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Category: Tax
Satisfied Customers: 12675
Experience:  Law Degree, specialization in Tax Law and Corporate Law, CFP and MBA, Providing Financial & Tax advice since 1986
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My daughter was the victim of outsourcing by IBM. Not being

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My daughter was the victim of outsourcing by IBM. Not being able to find a job she enrolled in Law School and has become a lawyer but jobs are not available. She has about $100 K of Student loan debt and her health insurance is about $600/month. She does have about $200,000 in IRA's. She is now working at a Nursing Home for
$11.00 /hr. But the longer she holds off paying her loans the more debt she incurs. Can she use the IRA's without serious penalties?
Welcome. Thank you for choosing this Q&A service today. My name is XXXXX XXXXX my goal is to help make YOUR life, a little...LESS taxing.

Q: Can she use the IRA's without serious penalties?

A: Note that the withdrawal will be considered as taxable income whether an exception applies or not. If an exception (I'll address shortly), does not apply, an additional 10% penalty will apply.

Withdrawal rules for Traditional IRAs

With Traditional IRAs, you defer taxes until you begin to withdraw money. The rules vary depending on your age.

Withdrawals prior to age 59½

Distributions from Traditional IRAs prior to age 59½ are subject to a 10% penalty, in addition to applicable federal and state taxes. Under the following circumstances, you may be able to avoid the penalty on early withdrawals:

First-time home purchase
Qualified education expenses
Death or disability
Unreimbursed medical expenses
Health insurance, if you’re unemployed


For the purposes of the IRA withdrawal, the student loan payments does qualify as "Qualified education expenses". SEE BELOW:

Qualified education expenses. For purposes of the 10% additional tax, these expenses are tuition, fees, books, supplies, and equipment required for enrollment or attendance at an eligible educational institution. They also include expenses for special needs services incurred by or for special needs students in connection with their enrollment or attendance.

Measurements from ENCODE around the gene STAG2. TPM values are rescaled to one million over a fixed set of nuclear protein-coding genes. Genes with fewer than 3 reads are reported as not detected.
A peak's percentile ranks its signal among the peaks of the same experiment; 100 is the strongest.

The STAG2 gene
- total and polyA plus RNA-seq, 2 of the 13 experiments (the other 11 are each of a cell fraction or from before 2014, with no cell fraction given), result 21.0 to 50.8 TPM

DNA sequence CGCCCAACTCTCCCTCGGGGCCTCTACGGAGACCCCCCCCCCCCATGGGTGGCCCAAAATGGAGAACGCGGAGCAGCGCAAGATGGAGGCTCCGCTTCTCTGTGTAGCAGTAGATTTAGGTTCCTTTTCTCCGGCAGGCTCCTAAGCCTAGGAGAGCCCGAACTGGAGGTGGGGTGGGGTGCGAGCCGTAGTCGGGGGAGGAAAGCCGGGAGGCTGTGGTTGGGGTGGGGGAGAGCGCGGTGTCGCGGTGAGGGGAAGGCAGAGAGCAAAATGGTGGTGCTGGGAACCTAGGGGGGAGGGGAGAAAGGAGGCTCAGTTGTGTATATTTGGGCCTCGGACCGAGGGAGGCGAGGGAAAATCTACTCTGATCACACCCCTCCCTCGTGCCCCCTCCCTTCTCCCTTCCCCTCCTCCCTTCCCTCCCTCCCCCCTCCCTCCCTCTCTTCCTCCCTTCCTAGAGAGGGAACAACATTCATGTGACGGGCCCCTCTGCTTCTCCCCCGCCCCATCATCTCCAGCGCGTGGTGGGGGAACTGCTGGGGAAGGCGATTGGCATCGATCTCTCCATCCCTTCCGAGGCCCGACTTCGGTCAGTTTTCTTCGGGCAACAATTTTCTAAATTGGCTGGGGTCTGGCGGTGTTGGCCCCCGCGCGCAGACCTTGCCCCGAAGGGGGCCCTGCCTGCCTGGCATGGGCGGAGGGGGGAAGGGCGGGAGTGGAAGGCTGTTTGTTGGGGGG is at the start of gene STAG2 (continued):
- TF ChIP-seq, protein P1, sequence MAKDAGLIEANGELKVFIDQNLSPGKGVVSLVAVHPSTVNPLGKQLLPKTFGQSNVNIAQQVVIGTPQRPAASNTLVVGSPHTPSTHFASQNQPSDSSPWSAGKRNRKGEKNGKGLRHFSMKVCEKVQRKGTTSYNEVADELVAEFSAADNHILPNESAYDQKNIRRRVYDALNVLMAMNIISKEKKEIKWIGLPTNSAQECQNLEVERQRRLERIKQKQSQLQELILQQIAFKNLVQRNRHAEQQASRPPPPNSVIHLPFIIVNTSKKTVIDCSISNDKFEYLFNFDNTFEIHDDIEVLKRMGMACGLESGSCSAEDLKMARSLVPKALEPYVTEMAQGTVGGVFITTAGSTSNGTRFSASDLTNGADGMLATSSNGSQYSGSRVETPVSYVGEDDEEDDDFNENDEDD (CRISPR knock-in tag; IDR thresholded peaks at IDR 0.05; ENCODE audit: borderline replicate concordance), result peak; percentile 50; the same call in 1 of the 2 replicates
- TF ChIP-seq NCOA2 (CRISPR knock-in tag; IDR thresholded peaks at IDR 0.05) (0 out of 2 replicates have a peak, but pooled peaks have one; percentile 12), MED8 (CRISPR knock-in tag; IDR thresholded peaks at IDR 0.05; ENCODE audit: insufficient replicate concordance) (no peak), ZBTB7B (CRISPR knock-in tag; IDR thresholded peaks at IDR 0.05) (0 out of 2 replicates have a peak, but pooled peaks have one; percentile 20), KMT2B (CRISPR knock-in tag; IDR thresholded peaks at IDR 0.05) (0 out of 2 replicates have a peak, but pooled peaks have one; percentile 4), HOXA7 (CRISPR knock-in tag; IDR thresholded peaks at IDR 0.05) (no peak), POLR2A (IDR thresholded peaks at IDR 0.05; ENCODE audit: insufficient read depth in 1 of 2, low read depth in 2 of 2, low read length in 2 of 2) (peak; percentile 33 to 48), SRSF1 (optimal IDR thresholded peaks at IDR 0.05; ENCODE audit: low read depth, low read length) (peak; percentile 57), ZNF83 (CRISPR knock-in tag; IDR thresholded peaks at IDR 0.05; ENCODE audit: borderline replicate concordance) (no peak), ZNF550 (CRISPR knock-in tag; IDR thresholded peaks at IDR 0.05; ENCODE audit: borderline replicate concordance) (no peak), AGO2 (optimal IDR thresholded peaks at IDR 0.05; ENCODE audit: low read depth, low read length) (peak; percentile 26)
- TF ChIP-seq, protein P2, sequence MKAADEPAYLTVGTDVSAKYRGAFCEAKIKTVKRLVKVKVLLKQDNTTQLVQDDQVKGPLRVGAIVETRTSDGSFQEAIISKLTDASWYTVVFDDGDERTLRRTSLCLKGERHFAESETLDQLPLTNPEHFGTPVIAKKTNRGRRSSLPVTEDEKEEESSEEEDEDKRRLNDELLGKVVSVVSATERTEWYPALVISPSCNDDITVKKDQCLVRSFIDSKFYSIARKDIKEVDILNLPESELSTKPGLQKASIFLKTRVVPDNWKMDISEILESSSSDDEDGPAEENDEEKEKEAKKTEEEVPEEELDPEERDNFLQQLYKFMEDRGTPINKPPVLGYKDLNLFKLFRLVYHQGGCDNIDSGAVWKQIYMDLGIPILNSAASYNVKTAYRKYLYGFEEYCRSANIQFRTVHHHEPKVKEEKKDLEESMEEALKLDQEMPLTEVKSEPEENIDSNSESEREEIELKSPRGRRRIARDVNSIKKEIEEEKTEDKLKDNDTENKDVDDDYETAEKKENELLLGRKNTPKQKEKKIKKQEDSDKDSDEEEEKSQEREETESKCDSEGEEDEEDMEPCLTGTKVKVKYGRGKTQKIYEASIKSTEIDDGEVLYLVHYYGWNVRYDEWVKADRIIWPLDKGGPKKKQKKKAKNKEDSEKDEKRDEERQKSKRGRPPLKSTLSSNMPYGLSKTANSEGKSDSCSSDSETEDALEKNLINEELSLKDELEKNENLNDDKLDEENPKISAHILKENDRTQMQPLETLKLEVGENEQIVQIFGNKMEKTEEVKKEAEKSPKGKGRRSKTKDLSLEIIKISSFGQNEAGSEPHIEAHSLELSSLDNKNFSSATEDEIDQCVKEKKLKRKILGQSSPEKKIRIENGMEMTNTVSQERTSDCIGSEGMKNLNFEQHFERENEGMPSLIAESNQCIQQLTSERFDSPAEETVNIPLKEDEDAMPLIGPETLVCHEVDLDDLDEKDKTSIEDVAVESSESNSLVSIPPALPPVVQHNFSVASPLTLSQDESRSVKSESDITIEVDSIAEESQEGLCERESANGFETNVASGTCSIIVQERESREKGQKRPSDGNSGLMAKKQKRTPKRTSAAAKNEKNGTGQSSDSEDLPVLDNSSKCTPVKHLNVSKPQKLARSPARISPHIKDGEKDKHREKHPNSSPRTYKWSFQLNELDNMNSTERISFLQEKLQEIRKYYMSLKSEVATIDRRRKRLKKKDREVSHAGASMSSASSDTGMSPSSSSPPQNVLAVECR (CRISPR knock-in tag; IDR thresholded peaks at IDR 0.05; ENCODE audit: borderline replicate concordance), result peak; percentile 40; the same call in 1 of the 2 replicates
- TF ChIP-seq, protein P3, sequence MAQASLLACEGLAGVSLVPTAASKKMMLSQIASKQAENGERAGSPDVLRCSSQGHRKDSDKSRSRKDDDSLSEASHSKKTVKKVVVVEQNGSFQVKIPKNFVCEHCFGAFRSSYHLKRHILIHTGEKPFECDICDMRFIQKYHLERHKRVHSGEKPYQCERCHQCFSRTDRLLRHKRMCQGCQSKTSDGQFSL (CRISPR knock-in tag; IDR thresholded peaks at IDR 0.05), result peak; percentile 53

In addition, if the student is at least a half-time student, room and board are qualified education expenses.

The expense for room and board qualifies only to the extent that it is not more than the greater of the following two amounts.
The allowance for room and board, as determined by the eligible educational institution, that was included in the cost of attendance (for federal financial aid purposes) for a particular academic period and living arrangement of the student.

The actual amount charged if the student is residing in housing owned or operated by the eligible educational institution.


This may not be the answer that you were hoping for, and I do wish that I could provide you with a more favorable answer.

Please let me know if I can be of further assistance to you regarding this matter.

As we know that you have choices, again, we thank you for choosing this Q&A service today.
Customer: replied 4 years ago.

I take it to understand that her Loan payments are a deductible Educational Expense, Correct?

No her student loan INTEREST is deductible, (the repayment of money that she was loaned and had the use of, is never deductible ... in ANY situation)

But, again her COST for borrowing that money (the interest) IS deductible. (for the same policy reasons that mortgage interest is deductible... the interest is the cost of borrowing)


See this from IRS:

Topic 456 - Student Loan Interest Deduction

You may be able to deduct interest you pay on a qualified student loan. Generally, the amount you may deduct is the lesser of $2,500 or the amount of interest you actually paid.

The deduction is claimed as an adjustment to income so you do not need to itemize your deductions onForm 1040, Schedule A(PDF).

And finally, as the previous expert mentioned, the 10% penalty for pulling tax advantaged retirement money from an IRA IS waived for qualified educational expenses (which this is), but if this was pre-tax money that was used to create the IRA, the dollars that come out will be added to her taxable income for the year (as they have never been taxed.

Here's the link to the IRS guidance regarding the student loan interest:

Hope this helps

Category: Tax
Satisfied Customers: 12675
Experience: Law Degree, specialization in Tax Law and Corporate Law, CFP and MBA, Providing Financial & Tax advice since 1986
Lane and other Tax Specialists are ready to help you
Customer: replied 4 years ago.

This seems to make more sense. Thank you.


What makes more sense? I correctly answered the question that you asked and you rated my answer poorly. As the other expert's answer seems to make more sense to you, I do hope that you rate his answer positively.

Agan, thank you for using this Q&A service.

Hi Mike,

Just looked back and saws the rating...


Glad we got ya there.